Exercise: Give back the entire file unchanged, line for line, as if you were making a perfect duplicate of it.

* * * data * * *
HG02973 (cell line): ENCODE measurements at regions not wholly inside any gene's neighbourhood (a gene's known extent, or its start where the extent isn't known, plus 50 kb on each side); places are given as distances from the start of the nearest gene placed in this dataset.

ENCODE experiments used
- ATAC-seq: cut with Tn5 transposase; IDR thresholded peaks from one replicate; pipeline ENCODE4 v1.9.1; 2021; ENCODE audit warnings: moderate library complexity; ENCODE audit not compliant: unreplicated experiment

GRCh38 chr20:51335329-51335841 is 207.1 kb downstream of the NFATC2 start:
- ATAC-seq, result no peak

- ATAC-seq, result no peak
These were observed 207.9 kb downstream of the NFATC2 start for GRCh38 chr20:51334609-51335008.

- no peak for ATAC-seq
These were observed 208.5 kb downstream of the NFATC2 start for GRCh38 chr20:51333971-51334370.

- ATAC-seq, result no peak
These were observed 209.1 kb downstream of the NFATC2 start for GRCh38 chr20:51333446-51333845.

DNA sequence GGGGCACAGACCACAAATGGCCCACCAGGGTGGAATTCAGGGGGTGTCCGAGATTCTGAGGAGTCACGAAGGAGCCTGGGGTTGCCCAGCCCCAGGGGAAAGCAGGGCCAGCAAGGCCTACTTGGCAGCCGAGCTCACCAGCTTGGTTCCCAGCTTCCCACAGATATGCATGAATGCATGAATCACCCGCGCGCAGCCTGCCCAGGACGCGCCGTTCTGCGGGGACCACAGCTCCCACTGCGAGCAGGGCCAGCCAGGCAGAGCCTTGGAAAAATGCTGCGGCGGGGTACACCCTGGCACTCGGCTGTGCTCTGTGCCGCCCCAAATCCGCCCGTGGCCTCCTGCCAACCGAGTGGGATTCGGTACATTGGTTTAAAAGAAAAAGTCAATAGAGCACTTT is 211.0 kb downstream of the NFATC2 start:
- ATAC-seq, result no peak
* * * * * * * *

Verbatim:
HG02973 (cell line): ENCODE measurements at regions not wholly inside any gene's neighbourhood (a gene's known extent, or its start where the extent isn't known, plus 50 kb on each side); places are given as distances from the start of the nearest gene placed in this dataset.

ENCODE experiments used
- ATAC-seq: cut with Tn5 transposase; IDR thresholded peaks from one replicate; pipeline ENCODE4 v1.9.1; 2021; ENCODE audit warnings: moderate library complexity; ENCODE audit not compliant: unreplicated experiment

GRCh38 chr20:51335329-51335841 is 207.1 kb downstream of the NFATC2 start:
- ATAC-seq, result no peak

- ATAC-seq, result no peak
These were observed 207.9 kb downstream of the NFATC2 start for GRCh38 chr20:51334609-51335008.

- no peak for ATAC-seq
These were observed 208.5 kb downstream of the NFATC2 start for GRCh38 chr20:51333971-51334370.

- ATAC-seq, result no peak
These were observed 209.1 kb downstream of the NFATC2 start for GRCh38 chr20:51333446-51333845.

DNA sequence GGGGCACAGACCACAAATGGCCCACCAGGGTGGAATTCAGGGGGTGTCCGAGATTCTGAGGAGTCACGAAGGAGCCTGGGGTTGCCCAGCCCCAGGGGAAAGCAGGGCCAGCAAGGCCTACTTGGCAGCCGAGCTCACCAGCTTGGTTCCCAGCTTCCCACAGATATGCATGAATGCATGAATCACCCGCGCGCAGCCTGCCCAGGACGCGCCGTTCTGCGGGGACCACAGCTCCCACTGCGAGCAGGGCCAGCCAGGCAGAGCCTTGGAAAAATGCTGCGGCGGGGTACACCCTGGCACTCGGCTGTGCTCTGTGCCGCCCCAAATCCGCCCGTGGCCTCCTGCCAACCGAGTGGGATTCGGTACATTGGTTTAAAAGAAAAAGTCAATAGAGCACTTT is 211.0 kb downstream of the NFATC2 start:
- ATAC-seq, result no peak